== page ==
Sunday, September 16, 2007

More on the bad conduct of lawyers for Qualcomm

In another chapter of the unraveling of Qualcomm in the Broadcom dispute, Bruce Bigelow discusses the fate of some of the lawyers:

For the second time this year, Qualcomm has replaced the Silicon Valley law firm that was representing the wireless giant in a major patent infringement dispute.

At one level, the move to replace the Cupertino law firm of Day Casebeer Madrid & Batchelder was a minor procedural matter in a lawsuit Qualcomm filed against Nokia two years ago.

San Diego federal Judge Roger Benitez signed an order Tuesday that approved Qualcomm's request to substitute Steven Strauss as its lead attorney in the case. Strauss is a partner in the San Diego office of Cooley Godward Kronish.

But the switch also offers more fodder in the continuing saga of “The Qualcomm 14” – the 14 lawyers who face judicial sanctions for misconduct that was detailed in a 54-page ruling by U.S. District Judge Rudi Brewster.

Brewster ordered the 14 lawyers to face a sanctions hearing, scheduled for next month, after presiding over a separate patent lawsuit that Qualcomm filed against Broadcom, a rival chipmaker in Irvine.

Of the details of the misconduct by the lawyers:

Nine of the 14 lawyers facing sanctions were from Day Casebeer, including James Batchelder, who led Qualcomm legal team in both cases. The other five were from the Heller Ehrman law firm, including San Diego partners David Kleinfeld and Barry Tucker.

A federal jury deliberated six hours before finding that Broadcom not only did not infringe on two Qualcomm patents, but that Qualcomm also had withheld patent information from official patent bodies.

In the months after the trial, Qualcomm acknowledged it had not produced 230,000 pages of internal e-mails and other relevant evidence for the trial.

Judge Brewster cited the Qualcomm 14's “inexplicable” failure to find such material in his August ruling, which found “exceptional” misconduct and ordered Qualcomm to pay Broadcom's legal fees in the case.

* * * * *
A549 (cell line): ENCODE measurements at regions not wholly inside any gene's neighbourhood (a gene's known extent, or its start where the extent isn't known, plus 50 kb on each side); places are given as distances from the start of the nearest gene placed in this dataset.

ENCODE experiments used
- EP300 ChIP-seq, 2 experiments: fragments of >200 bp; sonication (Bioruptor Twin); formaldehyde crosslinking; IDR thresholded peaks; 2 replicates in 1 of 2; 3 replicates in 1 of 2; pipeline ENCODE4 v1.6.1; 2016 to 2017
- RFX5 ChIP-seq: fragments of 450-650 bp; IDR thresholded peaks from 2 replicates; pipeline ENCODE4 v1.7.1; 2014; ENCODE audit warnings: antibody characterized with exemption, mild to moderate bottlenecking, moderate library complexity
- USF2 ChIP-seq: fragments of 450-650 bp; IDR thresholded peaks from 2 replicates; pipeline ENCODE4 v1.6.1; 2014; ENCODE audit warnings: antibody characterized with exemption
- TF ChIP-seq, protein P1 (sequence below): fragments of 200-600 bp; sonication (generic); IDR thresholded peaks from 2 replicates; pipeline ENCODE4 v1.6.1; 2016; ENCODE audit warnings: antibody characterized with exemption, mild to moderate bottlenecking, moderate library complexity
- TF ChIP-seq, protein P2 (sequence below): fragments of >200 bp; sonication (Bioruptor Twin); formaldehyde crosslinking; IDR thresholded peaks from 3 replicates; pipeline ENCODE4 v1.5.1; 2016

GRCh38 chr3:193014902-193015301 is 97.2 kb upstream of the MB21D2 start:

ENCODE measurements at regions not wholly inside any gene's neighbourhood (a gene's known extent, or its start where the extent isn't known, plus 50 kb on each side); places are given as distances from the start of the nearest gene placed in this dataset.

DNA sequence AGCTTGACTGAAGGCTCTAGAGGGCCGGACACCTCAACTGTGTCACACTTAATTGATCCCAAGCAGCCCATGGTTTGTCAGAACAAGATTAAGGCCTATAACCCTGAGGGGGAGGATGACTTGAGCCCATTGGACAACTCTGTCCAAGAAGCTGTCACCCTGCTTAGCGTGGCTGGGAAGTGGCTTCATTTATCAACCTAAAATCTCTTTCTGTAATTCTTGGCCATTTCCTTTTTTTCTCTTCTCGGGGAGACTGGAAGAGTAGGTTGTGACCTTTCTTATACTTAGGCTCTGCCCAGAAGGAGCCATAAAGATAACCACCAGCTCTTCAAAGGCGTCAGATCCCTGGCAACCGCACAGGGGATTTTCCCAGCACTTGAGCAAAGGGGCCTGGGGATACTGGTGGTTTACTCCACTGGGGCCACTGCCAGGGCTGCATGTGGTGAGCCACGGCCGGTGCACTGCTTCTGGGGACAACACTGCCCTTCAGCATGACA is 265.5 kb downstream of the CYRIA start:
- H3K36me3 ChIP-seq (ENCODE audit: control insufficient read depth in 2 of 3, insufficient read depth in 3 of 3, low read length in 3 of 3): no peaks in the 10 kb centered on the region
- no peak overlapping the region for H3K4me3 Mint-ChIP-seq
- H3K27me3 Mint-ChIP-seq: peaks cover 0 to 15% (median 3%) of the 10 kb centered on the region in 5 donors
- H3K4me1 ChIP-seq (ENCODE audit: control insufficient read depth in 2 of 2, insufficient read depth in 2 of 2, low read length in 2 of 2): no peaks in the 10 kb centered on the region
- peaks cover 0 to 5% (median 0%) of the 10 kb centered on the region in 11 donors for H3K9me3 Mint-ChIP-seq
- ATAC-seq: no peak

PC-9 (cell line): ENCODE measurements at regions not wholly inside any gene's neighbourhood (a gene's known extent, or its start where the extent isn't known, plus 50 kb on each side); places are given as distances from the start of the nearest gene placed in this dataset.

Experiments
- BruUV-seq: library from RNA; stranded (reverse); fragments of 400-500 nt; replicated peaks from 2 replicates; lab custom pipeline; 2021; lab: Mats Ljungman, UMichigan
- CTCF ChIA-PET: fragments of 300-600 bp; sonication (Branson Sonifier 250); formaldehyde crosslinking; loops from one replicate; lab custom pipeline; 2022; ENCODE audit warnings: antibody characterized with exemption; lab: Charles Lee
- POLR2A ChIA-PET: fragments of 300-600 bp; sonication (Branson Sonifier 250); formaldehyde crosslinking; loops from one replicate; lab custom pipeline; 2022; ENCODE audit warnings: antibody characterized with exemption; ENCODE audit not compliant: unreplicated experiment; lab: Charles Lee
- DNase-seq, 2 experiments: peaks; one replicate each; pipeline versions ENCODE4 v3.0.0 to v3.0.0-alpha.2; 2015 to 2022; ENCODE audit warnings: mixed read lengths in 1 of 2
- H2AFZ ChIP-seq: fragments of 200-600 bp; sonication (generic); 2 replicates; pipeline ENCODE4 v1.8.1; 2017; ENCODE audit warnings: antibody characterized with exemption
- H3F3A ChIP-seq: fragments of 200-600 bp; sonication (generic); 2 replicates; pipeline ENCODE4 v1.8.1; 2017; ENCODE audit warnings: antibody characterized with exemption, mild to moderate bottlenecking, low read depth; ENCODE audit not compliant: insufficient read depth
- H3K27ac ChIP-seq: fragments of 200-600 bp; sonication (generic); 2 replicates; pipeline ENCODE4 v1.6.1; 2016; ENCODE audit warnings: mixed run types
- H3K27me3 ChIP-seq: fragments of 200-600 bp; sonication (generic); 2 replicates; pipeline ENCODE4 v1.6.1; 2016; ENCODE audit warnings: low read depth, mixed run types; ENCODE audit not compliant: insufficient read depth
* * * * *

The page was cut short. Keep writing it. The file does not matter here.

See also

Is the Jaffe/Lerner Analysis of Patent Law Correct?

Note also that Jesse Seyfer had a piece in The Recorder on 8 Aug 07. Seyfer gets into a discussion of Qualcomm's involvement in standards setting. This reality makes the discussion by Jaffe and Lerner in Innovation and Its Discontents of Qualcomm and of Rambus a complete joke. One simply cannot believe what is in Innovation and Its Discontents.


Blogger Lawrence B. Ebert said...

The Patent Prospector blog has some additional information:

California law requires attorneys to "maintain inviolate the confidence, and at every peril to himself or herself to preserve the secrets, of his or her client." The jurisdiction is California. But the lawyers seek to weasel, asserting that federal law should apply, as patent suits are tried under federal statute, or the due process requires that federal law trump state law in this instance. So much for the concept of a republic.

Heller attorneys Hail Mary: "Due process of law requires that the Heller attorneys be able to fully and fairly defend the threat of sanctions from this court, which they cannot do absent a finding that the federal common law self-defense exception... applies to the [order to show cause]. Granting the exception, they claimed, would allow them to present "very compelling exonerating evidence" about the discovery proceedings.

8:51 AM  

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